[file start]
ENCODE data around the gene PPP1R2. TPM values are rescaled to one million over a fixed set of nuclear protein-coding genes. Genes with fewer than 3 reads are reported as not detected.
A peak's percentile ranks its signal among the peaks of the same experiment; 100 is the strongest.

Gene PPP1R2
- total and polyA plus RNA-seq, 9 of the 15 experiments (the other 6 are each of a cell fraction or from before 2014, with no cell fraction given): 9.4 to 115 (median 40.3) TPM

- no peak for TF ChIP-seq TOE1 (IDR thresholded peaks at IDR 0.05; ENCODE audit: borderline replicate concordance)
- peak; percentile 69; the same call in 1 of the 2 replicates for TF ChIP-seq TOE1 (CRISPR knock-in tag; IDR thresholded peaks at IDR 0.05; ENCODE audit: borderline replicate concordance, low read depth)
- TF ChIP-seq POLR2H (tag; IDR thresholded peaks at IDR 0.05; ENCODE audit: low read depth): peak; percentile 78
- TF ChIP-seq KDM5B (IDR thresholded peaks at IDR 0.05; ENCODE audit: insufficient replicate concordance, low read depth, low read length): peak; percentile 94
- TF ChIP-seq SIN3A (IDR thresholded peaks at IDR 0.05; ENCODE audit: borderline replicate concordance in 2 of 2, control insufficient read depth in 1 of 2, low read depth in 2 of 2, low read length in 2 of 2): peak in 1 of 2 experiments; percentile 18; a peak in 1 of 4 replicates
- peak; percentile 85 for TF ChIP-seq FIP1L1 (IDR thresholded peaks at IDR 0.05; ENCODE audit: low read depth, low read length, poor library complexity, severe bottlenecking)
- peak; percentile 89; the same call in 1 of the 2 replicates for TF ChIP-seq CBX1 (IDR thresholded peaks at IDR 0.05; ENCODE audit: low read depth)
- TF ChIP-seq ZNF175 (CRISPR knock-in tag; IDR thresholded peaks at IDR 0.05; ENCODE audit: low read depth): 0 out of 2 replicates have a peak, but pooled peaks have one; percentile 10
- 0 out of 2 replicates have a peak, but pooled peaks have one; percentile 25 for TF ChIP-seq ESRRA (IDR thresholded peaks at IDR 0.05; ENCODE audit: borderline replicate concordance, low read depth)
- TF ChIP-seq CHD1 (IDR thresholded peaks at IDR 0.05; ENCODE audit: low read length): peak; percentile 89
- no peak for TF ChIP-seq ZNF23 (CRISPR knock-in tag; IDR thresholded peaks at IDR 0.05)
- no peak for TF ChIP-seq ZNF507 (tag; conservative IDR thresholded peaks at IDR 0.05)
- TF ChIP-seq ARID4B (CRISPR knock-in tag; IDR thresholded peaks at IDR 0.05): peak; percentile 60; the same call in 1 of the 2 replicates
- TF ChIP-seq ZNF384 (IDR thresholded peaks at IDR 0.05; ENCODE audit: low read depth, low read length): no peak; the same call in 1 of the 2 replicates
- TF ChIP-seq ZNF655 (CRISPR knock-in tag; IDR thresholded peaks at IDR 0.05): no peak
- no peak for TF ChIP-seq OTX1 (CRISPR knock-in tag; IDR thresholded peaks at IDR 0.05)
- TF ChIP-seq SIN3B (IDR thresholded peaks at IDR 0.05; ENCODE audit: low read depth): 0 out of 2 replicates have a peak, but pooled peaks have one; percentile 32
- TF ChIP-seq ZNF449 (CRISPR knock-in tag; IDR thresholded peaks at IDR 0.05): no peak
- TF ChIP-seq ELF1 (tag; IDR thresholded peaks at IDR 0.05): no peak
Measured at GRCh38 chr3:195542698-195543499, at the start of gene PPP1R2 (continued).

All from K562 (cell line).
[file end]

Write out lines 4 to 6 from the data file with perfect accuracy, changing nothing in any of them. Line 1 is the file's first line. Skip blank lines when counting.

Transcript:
- total and polyA plus RNA-seq, 9 of the 15 experiments (the other 6 are each of a cell fraction or from before 2014, with no cell fraction given): 9.4 to 115 (median 40.3) TPM

- no peak for TF ChIP-seq TOE1 (IDR thresholded peaks at IDR 0.05; ENCODE audit: borderline replicate concordance)
- peak; percentile 69; the same call in 1 of the 2 replicates for TF ChIP-seq TOE1 (CRISPR knock-in tag; IDR thresholded peaks at IDR 0.05; ENCODE audit: borderline replicate concordance, low read depth)